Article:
Don't get too mad at the CSRs for insisting on finishing their scripts. I work call center and if you don't do the last-minute things like offering additional assistance, you can lose your job. With all-call-recording pretty much required now for legal reasons, we can get fired for the tiniest detail (back when they listened to calls in real time, they didn't grade as harshly because they had to give us our results at end of call, but now they listen to graded calls 4-5 times to make sure that every tiny bit of individual response to customer needs gets punished) and improperly ending the call (not using corporate name in last sentence, not offering additional assistance, not ensuring that the customer has no additional ?s, etc.) has been an autofail at every call center I've ever worked at, unless the customer hangs up on you. And when that happens, you feel like crap anyway.

I know it's obnoxious. If you don't like it, let the companies know...not the CSRs. Believe me, we'd be happy to just let y'all go when y'all are ready, if it didn't mean our jobs. Ask to speak to someone in Quality Assurance or closest equivalent. Tell them the CSR did great, but the end of call crap means we're both wasting our time. Their research tells them that those things are a good idea, but they care what y'all think, not what we think. Believe it.

PsychoToddler said...

Parce:

I'm curious about your take on the outsourcing of techsupport to India. Both of my recent tech support encounters (SBC and Dell) were handled by people in India (if I couldn't figure it out from the accent and the time delay, the survey they sent me afterwards clinched it).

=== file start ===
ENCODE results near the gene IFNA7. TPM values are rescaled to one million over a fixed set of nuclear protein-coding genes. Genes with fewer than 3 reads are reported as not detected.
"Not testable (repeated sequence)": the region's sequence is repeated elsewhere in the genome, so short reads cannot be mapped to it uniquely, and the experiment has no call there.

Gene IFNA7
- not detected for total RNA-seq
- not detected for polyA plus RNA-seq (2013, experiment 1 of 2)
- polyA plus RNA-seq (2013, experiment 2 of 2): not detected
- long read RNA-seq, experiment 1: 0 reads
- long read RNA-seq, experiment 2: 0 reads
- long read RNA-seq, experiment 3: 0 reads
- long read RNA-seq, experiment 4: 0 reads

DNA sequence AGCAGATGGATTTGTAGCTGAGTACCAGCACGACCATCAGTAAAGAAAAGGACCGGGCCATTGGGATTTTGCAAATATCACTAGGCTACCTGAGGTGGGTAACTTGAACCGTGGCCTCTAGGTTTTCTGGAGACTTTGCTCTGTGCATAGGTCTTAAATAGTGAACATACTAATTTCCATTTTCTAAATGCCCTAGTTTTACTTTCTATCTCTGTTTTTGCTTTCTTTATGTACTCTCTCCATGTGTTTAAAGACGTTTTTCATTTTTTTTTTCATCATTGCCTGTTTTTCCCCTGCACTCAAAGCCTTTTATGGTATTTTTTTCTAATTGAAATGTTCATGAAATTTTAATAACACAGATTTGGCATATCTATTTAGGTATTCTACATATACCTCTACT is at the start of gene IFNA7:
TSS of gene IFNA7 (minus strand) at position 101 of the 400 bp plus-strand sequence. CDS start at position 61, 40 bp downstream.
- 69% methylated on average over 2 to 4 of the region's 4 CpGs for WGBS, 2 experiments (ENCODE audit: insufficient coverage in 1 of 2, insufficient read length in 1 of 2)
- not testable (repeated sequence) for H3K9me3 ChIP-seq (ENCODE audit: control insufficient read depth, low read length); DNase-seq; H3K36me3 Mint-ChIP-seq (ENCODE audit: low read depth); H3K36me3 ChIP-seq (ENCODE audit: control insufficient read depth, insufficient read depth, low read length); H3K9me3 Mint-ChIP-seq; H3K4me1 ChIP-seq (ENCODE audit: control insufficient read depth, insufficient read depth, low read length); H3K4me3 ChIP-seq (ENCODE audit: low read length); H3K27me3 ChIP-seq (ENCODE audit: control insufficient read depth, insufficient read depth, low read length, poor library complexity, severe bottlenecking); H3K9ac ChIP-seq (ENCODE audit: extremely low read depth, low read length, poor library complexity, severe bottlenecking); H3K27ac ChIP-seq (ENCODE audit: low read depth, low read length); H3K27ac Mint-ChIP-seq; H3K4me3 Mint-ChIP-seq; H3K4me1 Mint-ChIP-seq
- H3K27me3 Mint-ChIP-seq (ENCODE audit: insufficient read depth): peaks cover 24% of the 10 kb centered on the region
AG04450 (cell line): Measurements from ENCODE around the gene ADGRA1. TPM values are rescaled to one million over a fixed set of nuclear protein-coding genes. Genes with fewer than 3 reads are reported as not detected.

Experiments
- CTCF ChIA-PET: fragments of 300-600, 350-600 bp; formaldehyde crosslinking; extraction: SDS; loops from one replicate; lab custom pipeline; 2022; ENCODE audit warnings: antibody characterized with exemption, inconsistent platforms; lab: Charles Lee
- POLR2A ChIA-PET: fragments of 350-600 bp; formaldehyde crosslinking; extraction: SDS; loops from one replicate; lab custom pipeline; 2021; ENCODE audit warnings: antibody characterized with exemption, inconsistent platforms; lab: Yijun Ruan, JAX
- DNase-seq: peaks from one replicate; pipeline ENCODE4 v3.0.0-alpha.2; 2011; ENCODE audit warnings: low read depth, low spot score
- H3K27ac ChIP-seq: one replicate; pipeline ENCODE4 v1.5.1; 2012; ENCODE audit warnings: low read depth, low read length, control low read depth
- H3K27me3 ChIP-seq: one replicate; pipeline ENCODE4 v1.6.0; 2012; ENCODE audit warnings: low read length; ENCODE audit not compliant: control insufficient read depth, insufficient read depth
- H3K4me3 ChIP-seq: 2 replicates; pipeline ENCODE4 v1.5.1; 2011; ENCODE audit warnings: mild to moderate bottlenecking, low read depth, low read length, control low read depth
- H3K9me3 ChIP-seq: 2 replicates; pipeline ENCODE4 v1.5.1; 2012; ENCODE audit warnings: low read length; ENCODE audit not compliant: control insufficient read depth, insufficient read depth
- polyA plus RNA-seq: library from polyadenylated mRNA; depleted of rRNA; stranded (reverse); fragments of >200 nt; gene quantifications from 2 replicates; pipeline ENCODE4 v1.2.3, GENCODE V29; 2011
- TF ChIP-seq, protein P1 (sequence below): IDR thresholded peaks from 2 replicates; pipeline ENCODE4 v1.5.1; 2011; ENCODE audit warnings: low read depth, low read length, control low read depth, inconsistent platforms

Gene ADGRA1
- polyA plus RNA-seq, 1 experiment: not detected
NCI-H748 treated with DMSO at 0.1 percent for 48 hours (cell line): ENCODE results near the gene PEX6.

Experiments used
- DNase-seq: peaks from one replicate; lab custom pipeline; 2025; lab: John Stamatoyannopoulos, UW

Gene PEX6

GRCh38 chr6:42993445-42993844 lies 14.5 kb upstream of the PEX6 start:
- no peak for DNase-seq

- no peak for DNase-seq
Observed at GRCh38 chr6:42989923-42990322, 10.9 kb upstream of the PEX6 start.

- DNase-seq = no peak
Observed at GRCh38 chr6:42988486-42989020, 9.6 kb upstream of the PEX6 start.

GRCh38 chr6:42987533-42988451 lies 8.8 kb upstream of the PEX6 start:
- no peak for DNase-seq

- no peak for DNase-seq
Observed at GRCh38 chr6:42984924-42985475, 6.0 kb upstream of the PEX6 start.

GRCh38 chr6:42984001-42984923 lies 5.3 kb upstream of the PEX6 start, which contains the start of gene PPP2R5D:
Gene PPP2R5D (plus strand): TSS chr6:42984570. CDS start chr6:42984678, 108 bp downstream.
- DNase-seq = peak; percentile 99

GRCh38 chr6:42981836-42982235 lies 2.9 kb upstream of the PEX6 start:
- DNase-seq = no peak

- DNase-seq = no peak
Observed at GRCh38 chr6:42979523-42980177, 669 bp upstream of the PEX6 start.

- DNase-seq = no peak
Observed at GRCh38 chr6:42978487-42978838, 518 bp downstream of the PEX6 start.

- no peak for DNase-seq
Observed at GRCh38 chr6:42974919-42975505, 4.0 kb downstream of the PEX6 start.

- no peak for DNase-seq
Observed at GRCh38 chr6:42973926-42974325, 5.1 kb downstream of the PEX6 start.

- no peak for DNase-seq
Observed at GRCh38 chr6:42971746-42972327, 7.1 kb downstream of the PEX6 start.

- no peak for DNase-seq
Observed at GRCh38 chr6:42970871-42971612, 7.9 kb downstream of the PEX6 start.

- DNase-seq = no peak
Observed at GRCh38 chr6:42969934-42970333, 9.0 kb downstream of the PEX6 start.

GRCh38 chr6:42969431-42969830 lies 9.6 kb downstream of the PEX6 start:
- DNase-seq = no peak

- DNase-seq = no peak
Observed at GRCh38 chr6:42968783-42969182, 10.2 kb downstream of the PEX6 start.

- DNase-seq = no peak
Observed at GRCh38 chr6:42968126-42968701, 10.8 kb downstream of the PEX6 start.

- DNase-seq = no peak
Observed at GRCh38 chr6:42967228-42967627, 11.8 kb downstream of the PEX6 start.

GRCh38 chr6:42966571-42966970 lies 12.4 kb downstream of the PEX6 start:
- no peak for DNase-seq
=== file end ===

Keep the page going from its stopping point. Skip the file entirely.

To be honest, script issues aside, both were the most effective encounters I'd had with tech support, and both times I got my problems resolved.

Are you worried that your job will be outsourced?

parcequilfaut said...

Nope. I'm in in-call sales and customer service, not tech support, and my company isn't likely to outsource us; they prefer to set us up to work from home, which keeps their overhead very low, and have us do flex work where we are crosstrained to do both jobs depending on call volume on any given day. Sales jobs aren't usually outsourced because of real or customer-perceived security issues, and the practice is basically only cost-effective if you have a company the size of Dell, where there's no cross-training at all, even between types of sales. We're a much smaller subsidiary of a larger media company, and if outsourcing was in the cards any time soon, they wouldn't be training us to handle the parent company's online customer service for all their sales sites, I don't think.